You've been working with amazing women as of late, but when you started out you got flak from critics who said your films had better-drawn male characters than female ones. Did that bother you?
It never did, because I always felt like it was a lot of loud people doing the complaining. Anyone who's watched my earlier movies knows that the joke was about what idiots the guys were and how they needed to stop being idiots. I couldn't start the movie with mature men — then there's no story and it's not funny. But I always wanted to write complicated, flawed women. I'm a man, so a lot of my movies will lean male, and that's fine, but I've really enjoyed collaborating with all of the women I've worked with, and not just the ones we're talking about. Like my wife Leslie Mann — who's the inspiration in everything I do — and Catherine Keener, Elizabeth Banks, Linda Cardellini … they're some of the greatest people I've ever had the chance to work with. So to me, it's all a part of one arc — I'm just on a great streak of bumping into brilliant women who are willing to collaborate with me.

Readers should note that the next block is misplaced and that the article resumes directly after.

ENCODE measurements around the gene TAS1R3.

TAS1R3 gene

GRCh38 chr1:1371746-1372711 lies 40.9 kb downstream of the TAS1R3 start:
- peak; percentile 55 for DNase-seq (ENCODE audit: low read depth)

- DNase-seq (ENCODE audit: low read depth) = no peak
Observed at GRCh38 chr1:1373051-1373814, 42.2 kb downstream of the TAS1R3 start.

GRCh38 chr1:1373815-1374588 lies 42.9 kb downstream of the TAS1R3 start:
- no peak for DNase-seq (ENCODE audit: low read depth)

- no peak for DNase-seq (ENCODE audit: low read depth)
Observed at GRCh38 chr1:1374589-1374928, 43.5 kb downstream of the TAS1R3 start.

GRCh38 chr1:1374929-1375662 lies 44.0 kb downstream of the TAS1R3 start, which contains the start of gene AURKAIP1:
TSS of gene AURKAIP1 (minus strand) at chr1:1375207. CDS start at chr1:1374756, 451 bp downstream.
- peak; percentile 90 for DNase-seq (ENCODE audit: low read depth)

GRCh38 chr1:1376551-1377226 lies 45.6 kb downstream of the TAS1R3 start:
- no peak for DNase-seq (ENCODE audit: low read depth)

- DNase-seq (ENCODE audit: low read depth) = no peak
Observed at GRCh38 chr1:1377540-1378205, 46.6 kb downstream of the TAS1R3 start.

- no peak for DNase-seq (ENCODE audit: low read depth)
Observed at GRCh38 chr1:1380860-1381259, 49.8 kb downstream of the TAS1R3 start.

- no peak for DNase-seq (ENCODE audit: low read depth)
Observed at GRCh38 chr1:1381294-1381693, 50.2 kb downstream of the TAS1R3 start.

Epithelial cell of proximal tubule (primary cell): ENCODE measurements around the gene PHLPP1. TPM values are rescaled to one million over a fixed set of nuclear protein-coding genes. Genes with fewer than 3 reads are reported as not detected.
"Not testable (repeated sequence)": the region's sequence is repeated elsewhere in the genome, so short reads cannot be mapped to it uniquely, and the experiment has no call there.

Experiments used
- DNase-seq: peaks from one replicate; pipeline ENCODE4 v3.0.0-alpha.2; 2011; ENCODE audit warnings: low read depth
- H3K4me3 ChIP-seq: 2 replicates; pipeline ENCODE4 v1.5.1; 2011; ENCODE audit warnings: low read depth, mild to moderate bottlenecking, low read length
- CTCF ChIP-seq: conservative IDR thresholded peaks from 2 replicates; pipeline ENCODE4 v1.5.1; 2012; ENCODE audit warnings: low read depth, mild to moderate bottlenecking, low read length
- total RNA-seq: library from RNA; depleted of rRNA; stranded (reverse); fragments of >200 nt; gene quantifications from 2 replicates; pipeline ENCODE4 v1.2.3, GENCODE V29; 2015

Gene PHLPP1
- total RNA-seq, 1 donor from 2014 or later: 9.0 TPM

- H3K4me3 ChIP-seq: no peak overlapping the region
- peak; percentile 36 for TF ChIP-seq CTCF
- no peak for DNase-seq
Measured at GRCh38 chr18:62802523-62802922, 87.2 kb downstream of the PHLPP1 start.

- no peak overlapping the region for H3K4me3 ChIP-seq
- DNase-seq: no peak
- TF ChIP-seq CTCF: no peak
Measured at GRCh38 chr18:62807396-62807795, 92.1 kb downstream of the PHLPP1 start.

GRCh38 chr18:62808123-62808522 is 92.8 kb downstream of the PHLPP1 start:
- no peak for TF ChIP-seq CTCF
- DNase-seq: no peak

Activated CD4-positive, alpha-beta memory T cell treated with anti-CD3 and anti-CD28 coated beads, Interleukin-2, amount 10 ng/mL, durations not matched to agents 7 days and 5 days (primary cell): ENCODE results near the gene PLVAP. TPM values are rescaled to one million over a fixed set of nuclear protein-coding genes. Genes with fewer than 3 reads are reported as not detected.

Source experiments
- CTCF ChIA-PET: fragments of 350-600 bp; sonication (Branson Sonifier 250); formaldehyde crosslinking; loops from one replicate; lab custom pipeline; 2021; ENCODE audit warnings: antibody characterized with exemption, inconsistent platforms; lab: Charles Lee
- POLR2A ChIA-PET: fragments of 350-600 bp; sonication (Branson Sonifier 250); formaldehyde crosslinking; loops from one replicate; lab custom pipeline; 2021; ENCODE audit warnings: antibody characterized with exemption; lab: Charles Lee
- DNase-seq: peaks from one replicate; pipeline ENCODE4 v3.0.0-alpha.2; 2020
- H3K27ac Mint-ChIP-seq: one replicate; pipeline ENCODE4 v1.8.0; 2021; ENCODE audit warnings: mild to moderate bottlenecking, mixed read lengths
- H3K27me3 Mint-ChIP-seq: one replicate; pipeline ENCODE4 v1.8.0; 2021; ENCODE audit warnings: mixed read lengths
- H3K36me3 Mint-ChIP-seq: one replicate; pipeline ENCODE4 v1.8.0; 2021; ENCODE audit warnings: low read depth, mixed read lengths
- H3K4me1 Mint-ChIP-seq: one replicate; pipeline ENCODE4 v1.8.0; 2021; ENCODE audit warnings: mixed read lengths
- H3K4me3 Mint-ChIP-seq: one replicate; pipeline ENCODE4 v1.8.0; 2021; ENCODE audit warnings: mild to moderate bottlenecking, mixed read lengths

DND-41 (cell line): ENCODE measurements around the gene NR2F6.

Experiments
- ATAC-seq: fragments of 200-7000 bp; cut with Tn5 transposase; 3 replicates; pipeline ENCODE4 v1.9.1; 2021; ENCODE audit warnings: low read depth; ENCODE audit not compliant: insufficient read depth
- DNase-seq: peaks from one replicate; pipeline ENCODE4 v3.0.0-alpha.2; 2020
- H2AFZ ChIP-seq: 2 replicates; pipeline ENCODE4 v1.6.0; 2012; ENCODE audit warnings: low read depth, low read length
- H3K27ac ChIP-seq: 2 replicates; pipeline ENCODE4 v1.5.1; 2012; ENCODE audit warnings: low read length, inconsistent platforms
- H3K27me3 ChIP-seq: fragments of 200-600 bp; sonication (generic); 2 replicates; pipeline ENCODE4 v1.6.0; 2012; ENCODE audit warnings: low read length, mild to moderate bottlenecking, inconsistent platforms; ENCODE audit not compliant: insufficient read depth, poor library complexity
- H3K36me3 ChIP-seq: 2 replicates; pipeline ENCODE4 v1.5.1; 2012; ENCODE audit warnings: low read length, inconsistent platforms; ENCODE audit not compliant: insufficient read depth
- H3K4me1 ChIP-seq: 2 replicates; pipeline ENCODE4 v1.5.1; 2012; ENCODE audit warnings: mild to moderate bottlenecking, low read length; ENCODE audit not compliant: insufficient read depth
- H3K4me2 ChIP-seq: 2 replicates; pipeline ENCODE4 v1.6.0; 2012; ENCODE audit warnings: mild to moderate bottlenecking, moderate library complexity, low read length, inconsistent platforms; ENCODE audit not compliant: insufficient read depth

A lot of the time, when you have an actress who's scripting her own character — as both Amy and Lena do — there are viewers who assume that the character flaws on display are unintentional, or who judge the actual woman based on her fictional character. Can that be frustrating?
You can't please everyone, and you can't assume that everyone understands. When we make Girls, we're well aware of what might irritate people, and pretty much every time it's our intention to show characters who are lost and making bad decisions and feeling insecure. That's the fun of the show, is that they don't know who they are yet and the entire series is about that discovery of feeling what kind of adult you want to be. I love immature people! I don't know any great movie about a very mature person who has their shit together. James Bond? Even he's got all sorts of mental problems.
So criticism like that doesn't bother you at all?
Amy said it best the other day: "The people who complain are never funny." That's the case. I do think most people get it. Our audience understands our intentions.
Another common knock against you is that your movies are too long, but I know you have a strong opinion about that.
I always laugh about it because, really, they're only about eight minutes longer than a movie in any other genre. So I'm asking for eight more minutes and that's too much, but these are the people who'll go home and watch 17 episodes of Breaking Bad in a row. The only difference may be that when you go to the movie theater, you can't hit pause when you have to go take a piss or you want to text your friend. But I do find it hilarious that people will consume an entire TV season in a day and yet lose their mind if a movie crosses the two-hour mark. No one ever tells me that my movies are too long when they watch them for the first time on cable.